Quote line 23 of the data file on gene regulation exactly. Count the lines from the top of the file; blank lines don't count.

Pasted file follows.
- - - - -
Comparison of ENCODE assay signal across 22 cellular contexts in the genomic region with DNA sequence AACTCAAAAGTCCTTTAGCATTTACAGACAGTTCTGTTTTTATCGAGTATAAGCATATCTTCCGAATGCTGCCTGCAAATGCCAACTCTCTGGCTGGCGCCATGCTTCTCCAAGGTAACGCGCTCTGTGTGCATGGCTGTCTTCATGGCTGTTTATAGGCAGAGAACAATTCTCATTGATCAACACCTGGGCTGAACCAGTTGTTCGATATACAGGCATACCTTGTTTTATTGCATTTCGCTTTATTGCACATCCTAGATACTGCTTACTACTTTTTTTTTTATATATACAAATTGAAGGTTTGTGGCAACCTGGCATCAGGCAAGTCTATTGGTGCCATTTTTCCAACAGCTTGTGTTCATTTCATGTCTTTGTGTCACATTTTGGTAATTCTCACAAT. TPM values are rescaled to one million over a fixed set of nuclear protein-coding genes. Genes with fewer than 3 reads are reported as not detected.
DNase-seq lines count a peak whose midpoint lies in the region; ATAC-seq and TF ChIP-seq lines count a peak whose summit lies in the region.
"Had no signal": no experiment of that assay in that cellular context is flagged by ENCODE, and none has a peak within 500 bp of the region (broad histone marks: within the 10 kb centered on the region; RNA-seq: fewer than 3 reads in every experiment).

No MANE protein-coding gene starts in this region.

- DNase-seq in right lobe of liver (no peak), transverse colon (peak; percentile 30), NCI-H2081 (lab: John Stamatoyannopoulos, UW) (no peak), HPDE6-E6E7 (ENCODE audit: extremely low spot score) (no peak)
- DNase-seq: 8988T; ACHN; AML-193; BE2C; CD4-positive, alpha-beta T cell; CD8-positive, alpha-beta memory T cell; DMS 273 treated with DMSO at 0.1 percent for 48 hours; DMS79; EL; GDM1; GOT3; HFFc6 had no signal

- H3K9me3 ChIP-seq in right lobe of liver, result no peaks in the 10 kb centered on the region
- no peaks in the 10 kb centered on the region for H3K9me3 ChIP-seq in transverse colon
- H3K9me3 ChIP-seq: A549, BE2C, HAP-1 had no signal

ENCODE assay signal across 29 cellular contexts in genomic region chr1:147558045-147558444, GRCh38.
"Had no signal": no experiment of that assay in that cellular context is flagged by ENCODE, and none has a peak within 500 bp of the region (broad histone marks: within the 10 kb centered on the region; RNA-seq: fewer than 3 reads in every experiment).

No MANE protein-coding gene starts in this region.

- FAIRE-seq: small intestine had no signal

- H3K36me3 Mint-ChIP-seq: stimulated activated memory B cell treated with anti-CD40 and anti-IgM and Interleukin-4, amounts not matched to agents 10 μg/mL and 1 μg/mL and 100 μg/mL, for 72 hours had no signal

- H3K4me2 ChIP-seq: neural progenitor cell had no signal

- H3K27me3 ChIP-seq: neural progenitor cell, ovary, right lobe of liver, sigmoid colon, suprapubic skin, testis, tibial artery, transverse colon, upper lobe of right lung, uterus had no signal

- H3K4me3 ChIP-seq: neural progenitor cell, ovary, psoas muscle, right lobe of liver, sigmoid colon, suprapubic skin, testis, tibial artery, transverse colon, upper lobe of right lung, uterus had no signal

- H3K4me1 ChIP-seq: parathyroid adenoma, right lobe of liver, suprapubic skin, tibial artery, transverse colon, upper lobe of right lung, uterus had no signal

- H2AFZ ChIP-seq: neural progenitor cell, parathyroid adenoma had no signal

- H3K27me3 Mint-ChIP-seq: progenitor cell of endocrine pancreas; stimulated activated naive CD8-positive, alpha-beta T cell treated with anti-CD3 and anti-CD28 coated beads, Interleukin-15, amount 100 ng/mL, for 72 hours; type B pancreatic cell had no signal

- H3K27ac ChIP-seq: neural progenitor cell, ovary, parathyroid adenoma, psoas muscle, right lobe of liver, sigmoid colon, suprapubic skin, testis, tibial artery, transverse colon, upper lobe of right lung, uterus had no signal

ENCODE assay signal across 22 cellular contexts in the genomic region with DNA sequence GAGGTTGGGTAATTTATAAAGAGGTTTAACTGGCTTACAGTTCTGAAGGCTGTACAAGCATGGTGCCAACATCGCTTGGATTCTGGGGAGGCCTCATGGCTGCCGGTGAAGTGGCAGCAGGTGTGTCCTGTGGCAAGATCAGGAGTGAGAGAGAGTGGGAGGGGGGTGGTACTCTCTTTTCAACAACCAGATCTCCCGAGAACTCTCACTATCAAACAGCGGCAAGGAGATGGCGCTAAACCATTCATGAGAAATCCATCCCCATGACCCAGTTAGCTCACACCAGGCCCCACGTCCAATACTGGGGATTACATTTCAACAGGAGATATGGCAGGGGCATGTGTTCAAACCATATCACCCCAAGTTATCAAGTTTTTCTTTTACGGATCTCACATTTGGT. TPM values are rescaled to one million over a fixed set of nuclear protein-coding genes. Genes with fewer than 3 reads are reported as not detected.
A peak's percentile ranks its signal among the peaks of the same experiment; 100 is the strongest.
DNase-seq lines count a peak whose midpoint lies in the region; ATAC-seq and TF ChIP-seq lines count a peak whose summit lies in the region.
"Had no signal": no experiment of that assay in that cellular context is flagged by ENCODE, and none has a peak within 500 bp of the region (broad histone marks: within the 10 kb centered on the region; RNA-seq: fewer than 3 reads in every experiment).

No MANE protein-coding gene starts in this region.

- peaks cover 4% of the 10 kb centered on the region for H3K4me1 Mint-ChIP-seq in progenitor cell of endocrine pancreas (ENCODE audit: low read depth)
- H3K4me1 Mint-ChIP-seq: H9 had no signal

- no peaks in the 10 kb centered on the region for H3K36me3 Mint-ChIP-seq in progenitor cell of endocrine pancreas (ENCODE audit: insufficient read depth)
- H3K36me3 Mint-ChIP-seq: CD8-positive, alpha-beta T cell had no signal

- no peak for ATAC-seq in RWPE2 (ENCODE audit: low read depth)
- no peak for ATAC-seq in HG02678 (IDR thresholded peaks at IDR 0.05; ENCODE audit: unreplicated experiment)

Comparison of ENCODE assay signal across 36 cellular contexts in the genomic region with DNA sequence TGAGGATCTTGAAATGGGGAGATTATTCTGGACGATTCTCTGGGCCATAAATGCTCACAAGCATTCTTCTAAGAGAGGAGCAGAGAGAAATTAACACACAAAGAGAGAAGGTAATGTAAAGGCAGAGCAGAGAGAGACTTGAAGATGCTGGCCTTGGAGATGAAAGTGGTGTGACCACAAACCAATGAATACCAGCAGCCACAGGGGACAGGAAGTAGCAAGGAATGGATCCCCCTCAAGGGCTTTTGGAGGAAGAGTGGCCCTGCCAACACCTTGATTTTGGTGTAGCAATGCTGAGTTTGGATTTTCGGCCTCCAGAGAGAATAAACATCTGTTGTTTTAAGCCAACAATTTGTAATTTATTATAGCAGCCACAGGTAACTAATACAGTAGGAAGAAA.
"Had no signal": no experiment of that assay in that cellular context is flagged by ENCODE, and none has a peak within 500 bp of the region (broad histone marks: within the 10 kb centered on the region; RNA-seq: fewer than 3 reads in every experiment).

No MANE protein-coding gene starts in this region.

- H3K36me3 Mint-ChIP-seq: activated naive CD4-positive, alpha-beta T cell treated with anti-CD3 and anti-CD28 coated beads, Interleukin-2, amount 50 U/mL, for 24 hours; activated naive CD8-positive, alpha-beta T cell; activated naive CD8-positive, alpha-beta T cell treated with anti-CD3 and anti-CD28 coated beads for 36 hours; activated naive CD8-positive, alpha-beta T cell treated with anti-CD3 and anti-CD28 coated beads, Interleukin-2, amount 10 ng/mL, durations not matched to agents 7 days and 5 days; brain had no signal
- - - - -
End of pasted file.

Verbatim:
A peak's percentile ranks its signal among the peaks of the same experiment; 100 is the strongest.